"This groundbreaking book analyzes and interprets German negotiating behavior, offering a refreshingly unconventional explanation of its historical origins and an excellent as well as thorough study of the post–World War II conduct of negotiations typical for Germany's diplomacy and business."
-Karl Kaiser, Director German Council on Foreign Relations

Drawing on interviews with dozens of European and American negotiators, How Germans Negotiate explores the roots of contemporary German negotiating behavior and identifies the stages through which negotiations typically pass. Using examples drawn from the past 50 years, Smyser illustrates Germany's abiding search for security, stability, and community. Germans are usually willing to make a mutually beneficial deal, but not before they've undertaken exhaustive research, presented a meticulous case, and satisfied their own demands for conceptual consistency.

A separate chapter focuses on business and economic negotiations, which can be very different from diplomatic encounters. Smyser investigates a variety of recent cases, including discussions on global monetary policy and the Daimler-Chrysler talks, and discovers a tension between a traditional "old" style and a more predatory "new" style. The conclusion lays out basic strategies and tactical pointers and explains how to avoid mistakes.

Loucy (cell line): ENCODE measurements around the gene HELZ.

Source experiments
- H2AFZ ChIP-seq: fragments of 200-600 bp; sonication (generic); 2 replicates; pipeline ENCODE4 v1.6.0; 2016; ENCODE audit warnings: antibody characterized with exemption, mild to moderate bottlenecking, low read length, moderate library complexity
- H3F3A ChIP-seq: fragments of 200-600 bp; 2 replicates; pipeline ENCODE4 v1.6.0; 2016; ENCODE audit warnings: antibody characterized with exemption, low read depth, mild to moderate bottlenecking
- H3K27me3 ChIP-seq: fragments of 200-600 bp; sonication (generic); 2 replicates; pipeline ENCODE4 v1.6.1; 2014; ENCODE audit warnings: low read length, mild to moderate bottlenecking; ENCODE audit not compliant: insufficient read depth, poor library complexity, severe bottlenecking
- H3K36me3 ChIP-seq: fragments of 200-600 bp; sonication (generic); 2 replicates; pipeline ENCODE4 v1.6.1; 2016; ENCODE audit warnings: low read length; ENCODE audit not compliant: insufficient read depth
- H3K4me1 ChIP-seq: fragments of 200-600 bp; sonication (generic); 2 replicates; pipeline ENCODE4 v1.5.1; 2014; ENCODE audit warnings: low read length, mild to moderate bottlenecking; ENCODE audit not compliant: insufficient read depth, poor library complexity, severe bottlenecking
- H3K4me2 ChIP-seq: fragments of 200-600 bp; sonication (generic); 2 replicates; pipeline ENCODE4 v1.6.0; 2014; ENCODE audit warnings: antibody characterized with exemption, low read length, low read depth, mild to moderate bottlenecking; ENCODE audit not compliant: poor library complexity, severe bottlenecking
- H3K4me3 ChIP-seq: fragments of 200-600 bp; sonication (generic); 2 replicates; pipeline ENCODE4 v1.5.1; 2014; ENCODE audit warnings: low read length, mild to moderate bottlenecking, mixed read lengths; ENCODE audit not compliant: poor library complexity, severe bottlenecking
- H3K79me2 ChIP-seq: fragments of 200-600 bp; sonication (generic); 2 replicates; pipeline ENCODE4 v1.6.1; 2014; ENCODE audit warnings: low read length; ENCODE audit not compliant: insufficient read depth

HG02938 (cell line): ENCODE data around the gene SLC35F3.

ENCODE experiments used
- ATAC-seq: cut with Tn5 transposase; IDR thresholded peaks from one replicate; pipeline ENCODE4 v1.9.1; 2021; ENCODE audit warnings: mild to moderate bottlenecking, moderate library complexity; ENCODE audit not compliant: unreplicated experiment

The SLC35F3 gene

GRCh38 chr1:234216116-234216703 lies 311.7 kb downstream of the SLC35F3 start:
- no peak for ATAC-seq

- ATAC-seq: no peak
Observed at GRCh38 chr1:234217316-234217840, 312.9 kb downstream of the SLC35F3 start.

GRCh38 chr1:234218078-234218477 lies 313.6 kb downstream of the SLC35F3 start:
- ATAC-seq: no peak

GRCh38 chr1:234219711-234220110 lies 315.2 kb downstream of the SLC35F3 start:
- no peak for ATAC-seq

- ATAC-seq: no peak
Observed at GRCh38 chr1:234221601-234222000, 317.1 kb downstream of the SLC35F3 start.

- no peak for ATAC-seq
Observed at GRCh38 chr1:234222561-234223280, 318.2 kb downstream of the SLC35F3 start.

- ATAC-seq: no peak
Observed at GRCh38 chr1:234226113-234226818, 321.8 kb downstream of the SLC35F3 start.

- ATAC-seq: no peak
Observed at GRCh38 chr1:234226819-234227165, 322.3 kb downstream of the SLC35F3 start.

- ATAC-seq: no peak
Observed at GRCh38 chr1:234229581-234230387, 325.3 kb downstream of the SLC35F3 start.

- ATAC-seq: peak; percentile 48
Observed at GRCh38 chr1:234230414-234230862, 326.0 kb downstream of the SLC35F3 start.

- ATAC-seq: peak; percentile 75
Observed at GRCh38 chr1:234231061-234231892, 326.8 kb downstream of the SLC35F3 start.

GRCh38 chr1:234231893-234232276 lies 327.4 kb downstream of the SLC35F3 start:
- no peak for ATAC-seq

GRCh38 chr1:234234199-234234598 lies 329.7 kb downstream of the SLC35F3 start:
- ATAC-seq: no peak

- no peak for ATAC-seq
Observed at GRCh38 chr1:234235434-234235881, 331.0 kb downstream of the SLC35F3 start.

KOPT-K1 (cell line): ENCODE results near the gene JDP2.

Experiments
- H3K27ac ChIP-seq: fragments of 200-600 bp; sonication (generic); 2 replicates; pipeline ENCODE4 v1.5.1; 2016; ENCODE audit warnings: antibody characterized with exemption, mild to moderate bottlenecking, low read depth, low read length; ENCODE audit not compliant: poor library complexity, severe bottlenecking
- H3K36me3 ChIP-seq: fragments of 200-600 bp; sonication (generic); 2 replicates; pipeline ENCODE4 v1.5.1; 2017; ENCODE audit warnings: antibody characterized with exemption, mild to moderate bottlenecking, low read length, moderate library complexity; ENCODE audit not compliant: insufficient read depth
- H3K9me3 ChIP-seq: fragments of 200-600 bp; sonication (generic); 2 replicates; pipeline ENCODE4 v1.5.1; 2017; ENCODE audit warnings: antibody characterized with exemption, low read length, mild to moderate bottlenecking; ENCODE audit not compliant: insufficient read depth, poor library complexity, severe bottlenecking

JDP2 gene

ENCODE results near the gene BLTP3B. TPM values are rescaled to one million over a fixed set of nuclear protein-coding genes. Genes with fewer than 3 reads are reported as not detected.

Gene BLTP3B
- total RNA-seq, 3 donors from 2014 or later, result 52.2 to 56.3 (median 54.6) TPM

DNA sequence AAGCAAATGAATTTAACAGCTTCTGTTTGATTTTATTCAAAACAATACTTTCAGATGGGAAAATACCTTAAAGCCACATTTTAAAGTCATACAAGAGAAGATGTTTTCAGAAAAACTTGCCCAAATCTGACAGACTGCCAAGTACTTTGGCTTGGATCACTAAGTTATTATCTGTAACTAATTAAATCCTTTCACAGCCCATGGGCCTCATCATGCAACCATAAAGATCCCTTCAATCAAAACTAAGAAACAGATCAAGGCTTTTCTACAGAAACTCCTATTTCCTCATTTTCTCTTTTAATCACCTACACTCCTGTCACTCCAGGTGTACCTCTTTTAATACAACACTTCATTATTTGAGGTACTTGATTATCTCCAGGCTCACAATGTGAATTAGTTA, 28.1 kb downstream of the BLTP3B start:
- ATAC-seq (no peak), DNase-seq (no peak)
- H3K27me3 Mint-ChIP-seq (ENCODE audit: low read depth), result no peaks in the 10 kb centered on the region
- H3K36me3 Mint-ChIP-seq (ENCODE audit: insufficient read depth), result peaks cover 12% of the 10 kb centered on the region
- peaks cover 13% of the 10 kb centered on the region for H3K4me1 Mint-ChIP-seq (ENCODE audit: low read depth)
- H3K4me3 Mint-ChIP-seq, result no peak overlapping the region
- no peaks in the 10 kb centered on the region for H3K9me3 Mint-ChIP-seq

About the Author

W. R. Smyser has held senior positions in the U.S. government and at the United Nations. He is a consultant to U.S. and European businesses and foundations and an adjunct professor at Georgetown University. His recent books include From Yalta to Berlin: The Cold War Struggle over Germany and The German Economy

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